No matter which way you cut it (or split it with your trusty log splitter), fresh wood just doesn't burn right.
Fresh-cut wood has a high moisture content, which makes it hard to get burning. It also gives off more smoke.
Worse yet, unseasoned wood is a major contributor to creosote buildup in chimneys, which leads to chimney fires.
To keep your chimney cleaner and your home smelling less like a campfire, you must learn to properly age your firewood.
Aging your firewood (also called seasoning firewood or curing firewood) makes it lighter to carry, cleaner burning, easier to ignite, and safer for your chimney.
While you may not always have the luxury of choosing what wood to use, some types of seasoned firewood will provide better results.
For example, oak is a very good choice for wood burning furnaces, because it's dense and it burns hot. But you should season oak for at least a year before using it.
If you're choosing from trees on a wooded lot, cut down the trees that are crowding other trees from growing. Thinning out a crowded area will allow more sun and nutrients for the remaining trees.
Never use wood from a dead or diseased tree as it'll burn poorly. Consider odd, crooked-growing trees that may cause problems. Removing them may benefit the surrounding trees, and the wood may be just fine for burning.
When you cut firewood for aging, you want the pieces to be uniform in size. If there's too much variation, it won't stack well.
Cutting a fallen tree into logs is referred to as bucking. When bucking a tree, it's standard to cut 16" sections of wood.
If you have a 16" bar on your chainsaw, you can use it to roughly measure each section. Otherwise, for a more consistent cut, consider a specially made measuring tool such as a log marker.
After you finish bucking the tree, you need to split the chunks into manageable sizes. Typically people split logs into quarters. This can be done with an axe, but powered log splitters will help you save time and energy.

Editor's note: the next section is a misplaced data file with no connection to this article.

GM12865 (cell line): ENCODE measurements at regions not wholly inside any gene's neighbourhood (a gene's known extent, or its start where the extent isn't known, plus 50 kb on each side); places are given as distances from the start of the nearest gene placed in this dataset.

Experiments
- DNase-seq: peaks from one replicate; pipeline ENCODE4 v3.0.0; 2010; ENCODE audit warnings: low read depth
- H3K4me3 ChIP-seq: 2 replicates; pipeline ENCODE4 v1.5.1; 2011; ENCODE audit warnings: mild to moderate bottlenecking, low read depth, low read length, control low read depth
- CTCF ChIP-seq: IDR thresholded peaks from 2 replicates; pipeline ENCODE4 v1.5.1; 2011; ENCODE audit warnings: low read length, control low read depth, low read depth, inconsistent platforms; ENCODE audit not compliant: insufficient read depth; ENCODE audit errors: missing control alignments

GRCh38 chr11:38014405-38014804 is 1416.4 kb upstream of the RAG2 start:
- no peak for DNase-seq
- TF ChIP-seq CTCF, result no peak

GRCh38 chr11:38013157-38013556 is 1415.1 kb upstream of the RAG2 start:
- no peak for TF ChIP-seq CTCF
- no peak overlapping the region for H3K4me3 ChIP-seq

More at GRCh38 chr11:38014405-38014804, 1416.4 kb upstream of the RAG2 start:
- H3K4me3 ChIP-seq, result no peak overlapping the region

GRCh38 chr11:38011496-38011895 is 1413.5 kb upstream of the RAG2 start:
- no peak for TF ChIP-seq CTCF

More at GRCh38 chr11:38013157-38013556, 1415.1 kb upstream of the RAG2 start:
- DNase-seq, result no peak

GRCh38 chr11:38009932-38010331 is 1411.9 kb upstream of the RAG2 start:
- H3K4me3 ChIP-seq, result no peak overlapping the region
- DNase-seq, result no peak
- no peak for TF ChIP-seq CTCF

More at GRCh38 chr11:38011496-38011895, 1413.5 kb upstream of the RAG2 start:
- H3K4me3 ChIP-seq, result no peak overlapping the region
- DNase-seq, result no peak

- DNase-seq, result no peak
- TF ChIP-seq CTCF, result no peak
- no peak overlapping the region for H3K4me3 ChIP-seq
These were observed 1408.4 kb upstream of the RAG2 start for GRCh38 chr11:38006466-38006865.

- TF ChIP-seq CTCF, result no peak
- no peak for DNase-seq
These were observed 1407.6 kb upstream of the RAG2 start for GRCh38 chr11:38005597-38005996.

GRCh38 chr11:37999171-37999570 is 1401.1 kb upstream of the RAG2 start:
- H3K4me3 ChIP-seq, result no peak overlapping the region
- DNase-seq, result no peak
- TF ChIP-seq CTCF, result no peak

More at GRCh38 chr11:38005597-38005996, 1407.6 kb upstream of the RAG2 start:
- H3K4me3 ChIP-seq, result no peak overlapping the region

Any type of log splitter can be useful for preparing your firewood:
For even less work and more productivity, look into investing in a 4-way wedge to split one log into four pieces at a time.
Similarly, there are also a few ways to stack wood:
Although some people simply stack the wood up along a fence line, it's not the best way to age it. The pieces placed on the ground will get wet, and the ends against the fence won't dry well, resulting in improperly seasoned wood that burns unevenly.
With a log rack, you can keep your firewood off the ground, and both ends of the wood will be exposed to air and allowed to dry properly.
With a barn or shed, be sure it's open enough to allow plenty of air circulation for drying the firewood. Don't place the firewood directly against an inner wall, and consider keeping it raised off the ground with a pallet or a log rack.
Another nifty way to season your wood without a rack or a shed is to build a Holz Hausen. Creating a Holz Hausen may take some time, but it doesn't require additional supplies, and the resulting structure looks impressive.
Whatever method you choose to use, turn the logs bark-side down as you stack them, then turn them bark-side up on the top row. Doing this will allow moisture to escape from most of the firewood, while the bark covering the top row will shield the rest of it from rain and snow.